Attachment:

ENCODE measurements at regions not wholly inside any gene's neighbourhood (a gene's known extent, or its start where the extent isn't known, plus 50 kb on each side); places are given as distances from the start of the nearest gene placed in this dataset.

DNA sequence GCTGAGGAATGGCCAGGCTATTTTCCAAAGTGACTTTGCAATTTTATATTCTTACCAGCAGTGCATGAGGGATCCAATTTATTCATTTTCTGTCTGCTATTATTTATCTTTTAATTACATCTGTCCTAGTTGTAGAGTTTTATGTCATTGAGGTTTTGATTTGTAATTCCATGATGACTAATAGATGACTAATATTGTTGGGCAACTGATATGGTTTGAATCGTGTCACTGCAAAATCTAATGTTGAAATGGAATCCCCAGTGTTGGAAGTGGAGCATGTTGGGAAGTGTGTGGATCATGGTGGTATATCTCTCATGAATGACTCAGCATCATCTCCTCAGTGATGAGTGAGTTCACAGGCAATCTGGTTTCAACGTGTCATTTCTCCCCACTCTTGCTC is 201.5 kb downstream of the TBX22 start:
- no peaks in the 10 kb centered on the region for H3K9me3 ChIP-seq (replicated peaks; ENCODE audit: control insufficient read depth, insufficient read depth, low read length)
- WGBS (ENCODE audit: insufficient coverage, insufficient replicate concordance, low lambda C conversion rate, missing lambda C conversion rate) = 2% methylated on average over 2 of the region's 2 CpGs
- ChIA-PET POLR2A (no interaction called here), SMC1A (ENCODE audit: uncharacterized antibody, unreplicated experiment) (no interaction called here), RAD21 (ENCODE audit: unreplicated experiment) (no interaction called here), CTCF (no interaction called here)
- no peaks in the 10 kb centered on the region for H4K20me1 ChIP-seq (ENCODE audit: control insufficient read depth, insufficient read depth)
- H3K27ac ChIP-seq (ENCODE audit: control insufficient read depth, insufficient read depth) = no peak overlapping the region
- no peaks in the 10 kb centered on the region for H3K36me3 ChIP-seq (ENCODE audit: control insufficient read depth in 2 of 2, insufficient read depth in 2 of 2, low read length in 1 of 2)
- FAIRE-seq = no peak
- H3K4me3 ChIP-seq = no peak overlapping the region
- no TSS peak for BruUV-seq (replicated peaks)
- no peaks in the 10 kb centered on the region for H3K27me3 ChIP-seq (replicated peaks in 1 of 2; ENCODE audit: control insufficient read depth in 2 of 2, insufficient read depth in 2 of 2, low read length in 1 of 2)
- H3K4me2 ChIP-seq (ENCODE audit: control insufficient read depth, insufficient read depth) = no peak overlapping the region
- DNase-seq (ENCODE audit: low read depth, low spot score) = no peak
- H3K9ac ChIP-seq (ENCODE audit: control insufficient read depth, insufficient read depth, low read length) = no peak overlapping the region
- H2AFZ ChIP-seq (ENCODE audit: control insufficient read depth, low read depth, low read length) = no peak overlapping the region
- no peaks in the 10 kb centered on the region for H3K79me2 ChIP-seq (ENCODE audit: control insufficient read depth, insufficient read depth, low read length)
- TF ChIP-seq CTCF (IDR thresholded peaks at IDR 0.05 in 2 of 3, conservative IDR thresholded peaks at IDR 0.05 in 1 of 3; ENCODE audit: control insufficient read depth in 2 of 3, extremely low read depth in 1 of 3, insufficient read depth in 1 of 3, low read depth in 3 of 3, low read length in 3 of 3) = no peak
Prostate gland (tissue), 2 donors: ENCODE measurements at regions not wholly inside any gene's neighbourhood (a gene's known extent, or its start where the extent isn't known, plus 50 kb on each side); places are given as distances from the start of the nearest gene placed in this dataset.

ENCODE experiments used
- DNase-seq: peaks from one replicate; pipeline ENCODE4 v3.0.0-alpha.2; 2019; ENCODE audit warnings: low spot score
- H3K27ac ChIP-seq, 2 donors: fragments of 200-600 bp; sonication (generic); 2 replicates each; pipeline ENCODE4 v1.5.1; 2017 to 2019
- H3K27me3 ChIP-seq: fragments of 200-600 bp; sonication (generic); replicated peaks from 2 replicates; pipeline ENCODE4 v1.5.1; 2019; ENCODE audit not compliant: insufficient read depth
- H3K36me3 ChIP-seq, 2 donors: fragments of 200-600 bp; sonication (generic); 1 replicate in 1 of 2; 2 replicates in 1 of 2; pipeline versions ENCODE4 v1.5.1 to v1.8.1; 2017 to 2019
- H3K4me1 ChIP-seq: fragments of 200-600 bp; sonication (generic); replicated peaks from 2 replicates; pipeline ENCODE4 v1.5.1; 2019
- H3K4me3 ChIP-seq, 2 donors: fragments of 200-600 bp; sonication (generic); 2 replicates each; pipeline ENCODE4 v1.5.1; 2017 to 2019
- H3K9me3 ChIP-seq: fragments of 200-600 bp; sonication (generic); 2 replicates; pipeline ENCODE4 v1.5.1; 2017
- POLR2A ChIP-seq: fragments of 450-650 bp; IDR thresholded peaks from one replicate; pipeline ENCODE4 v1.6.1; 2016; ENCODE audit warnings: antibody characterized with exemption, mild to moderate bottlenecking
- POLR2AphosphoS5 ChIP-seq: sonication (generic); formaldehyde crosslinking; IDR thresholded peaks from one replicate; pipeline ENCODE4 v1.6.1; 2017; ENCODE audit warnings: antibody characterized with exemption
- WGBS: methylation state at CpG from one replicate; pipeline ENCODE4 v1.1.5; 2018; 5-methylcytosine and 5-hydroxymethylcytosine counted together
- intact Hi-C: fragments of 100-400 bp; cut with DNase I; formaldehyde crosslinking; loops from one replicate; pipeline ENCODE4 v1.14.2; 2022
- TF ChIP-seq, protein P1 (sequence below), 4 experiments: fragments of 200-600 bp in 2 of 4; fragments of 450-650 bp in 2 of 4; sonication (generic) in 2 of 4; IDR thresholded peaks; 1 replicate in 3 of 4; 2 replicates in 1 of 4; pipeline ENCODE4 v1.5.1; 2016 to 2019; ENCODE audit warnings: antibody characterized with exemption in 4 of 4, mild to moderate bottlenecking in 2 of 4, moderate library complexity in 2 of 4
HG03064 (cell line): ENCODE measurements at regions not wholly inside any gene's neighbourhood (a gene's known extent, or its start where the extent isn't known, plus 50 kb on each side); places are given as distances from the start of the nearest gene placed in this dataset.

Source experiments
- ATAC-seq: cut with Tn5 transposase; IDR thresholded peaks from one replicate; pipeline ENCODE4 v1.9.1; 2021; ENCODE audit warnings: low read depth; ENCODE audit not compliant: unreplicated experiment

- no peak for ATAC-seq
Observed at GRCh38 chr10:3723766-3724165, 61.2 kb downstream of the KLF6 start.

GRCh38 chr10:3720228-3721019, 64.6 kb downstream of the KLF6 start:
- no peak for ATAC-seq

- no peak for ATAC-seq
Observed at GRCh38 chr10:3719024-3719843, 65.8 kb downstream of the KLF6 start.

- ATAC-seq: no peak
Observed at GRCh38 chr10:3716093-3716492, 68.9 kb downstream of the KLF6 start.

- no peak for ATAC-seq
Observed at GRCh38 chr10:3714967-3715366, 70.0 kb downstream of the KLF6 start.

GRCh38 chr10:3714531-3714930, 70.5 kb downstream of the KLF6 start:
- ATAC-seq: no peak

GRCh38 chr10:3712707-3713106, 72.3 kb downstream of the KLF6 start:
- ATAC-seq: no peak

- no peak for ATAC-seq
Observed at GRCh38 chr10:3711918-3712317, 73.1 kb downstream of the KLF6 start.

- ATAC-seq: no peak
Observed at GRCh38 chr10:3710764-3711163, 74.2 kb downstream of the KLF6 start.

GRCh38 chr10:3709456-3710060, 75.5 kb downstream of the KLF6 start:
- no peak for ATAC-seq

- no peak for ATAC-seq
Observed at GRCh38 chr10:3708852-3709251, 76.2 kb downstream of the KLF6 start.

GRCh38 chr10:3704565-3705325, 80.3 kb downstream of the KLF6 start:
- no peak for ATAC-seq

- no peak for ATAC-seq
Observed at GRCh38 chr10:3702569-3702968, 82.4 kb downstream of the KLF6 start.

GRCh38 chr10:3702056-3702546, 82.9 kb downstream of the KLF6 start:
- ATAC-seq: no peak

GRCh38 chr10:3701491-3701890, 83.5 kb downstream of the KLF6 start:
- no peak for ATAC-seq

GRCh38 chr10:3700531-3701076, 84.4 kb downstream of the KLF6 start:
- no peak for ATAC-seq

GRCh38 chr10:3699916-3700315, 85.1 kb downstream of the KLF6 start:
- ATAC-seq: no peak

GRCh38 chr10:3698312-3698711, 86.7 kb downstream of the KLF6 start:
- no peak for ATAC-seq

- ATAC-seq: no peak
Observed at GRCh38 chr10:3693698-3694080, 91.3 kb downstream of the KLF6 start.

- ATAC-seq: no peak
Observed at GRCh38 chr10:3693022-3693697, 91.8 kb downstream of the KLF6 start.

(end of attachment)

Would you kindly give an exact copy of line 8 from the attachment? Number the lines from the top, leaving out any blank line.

- no peaks in the 10 kb centered on the region for H3K36me3 ChIP-seq (ENCODE audit: control insufficient read depth in 2 of 2, insufficient read depth in 2 of 2, low read length in 1 of 2)